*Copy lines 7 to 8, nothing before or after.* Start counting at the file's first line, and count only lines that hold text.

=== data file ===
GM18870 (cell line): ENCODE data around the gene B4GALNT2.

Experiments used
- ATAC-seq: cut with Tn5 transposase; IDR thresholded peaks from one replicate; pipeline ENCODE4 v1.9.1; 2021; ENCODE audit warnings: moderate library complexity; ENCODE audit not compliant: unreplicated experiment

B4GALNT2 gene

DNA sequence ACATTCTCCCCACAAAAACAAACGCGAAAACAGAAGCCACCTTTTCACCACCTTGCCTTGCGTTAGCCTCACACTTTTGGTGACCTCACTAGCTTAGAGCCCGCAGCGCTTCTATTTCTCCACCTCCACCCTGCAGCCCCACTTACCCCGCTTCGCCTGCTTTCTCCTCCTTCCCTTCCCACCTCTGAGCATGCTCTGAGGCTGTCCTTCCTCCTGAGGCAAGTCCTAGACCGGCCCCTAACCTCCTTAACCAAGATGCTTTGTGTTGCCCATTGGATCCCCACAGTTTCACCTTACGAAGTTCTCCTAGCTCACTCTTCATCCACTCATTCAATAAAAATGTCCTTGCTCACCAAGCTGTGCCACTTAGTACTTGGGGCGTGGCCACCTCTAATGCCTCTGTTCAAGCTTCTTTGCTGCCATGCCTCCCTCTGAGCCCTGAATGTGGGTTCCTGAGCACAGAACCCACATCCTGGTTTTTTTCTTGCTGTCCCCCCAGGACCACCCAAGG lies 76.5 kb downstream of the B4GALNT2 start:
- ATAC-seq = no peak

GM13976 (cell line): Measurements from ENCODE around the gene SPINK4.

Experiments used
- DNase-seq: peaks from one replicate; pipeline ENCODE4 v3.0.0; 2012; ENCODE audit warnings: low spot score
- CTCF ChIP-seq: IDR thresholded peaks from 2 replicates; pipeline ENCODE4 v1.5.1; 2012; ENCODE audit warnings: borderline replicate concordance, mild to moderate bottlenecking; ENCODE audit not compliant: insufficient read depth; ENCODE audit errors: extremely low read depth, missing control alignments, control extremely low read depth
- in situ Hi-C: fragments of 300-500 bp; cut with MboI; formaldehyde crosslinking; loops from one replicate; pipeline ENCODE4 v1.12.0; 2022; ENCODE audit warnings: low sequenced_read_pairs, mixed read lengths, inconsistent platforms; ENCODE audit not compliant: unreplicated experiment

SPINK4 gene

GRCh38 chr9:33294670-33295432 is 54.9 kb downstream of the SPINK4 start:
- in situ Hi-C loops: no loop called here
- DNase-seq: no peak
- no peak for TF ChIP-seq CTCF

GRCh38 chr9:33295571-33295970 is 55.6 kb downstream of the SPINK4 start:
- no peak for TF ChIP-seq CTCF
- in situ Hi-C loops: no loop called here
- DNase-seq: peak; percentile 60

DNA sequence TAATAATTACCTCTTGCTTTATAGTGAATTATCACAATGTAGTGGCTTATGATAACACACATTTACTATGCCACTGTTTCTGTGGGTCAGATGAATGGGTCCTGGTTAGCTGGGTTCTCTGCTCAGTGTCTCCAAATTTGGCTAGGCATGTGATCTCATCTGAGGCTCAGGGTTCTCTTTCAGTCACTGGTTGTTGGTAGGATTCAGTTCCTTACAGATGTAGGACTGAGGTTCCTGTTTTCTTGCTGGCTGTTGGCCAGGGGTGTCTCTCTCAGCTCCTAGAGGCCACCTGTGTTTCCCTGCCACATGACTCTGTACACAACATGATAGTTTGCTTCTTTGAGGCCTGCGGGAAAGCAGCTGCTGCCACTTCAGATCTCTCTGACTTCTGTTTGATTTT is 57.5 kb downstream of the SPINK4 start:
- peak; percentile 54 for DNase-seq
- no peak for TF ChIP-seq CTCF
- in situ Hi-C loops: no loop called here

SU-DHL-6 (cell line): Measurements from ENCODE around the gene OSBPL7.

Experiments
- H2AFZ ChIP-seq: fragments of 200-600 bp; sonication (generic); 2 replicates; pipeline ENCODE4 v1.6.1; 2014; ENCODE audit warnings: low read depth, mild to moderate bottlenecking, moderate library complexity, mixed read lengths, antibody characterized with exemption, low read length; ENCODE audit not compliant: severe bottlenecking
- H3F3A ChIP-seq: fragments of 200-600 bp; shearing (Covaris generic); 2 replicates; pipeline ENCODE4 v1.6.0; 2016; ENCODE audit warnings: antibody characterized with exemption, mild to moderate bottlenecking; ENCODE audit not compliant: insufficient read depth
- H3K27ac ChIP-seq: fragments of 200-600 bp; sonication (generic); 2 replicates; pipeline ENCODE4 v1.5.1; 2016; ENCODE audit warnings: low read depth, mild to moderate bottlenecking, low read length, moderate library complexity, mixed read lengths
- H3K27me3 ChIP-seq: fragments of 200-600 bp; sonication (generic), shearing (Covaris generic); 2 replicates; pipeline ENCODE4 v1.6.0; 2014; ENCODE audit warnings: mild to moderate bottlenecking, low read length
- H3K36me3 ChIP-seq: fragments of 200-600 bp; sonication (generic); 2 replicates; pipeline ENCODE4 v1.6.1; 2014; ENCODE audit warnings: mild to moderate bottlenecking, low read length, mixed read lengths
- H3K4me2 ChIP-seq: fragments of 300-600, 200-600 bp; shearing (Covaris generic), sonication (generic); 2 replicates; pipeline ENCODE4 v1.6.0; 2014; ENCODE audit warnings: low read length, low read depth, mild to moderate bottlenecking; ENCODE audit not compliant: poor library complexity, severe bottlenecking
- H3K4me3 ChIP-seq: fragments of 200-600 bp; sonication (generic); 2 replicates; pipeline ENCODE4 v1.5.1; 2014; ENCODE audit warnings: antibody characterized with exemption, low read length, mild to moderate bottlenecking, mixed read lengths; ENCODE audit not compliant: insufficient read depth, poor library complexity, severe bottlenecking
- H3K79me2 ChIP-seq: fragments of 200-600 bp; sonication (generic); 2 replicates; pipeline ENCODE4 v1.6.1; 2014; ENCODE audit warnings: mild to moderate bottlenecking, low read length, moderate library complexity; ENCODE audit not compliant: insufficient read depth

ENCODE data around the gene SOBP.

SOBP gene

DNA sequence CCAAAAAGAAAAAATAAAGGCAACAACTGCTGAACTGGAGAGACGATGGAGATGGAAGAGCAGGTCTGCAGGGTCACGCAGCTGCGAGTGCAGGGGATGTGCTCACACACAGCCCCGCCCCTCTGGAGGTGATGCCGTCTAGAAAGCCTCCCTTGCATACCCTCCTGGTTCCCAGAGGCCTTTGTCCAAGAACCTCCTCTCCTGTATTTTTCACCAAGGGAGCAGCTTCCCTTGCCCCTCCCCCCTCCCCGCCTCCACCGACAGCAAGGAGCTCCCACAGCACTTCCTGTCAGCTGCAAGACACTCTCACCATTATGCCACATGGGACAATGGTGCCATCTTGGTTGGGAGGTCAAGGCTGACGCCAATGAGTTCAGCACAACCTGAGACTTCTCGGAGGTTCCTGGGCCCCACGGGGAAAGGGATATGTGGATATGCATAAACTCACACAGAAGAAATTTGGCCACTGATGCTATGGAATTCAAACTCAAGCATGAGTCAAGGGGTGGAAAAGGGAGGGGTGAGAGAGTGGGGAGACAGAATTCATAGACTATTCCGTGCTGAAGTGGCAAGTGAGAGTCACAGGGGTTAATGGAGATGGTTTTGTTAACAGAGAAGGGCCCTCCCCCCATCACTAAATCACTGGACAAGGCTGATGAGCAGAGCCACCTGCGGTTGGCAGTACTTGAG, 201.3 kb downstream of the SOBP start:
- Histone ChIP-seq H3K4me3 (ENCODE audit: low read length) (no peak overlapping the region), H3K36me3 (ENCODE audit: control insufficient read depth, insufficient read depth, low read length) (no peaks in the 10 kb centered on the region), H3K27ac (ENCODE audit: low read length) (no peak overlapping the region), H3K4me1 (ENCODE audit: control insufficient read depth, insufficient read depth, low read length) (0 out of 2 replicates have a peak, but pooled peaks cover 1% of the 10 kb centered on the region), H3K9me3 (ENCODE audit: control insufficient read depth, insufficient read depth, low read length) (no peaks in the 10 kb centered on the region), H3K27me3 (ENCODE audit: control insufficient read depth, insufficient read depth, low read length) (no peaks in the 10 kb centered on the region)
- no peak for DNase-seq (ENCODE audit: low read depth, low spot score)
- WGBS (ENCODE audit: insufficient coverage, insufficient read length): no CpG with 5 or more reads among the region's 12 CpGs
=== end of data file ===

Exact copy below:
GM13976 (cell line): Measurements from ENCODE around the gene SPINK4.

Experiments used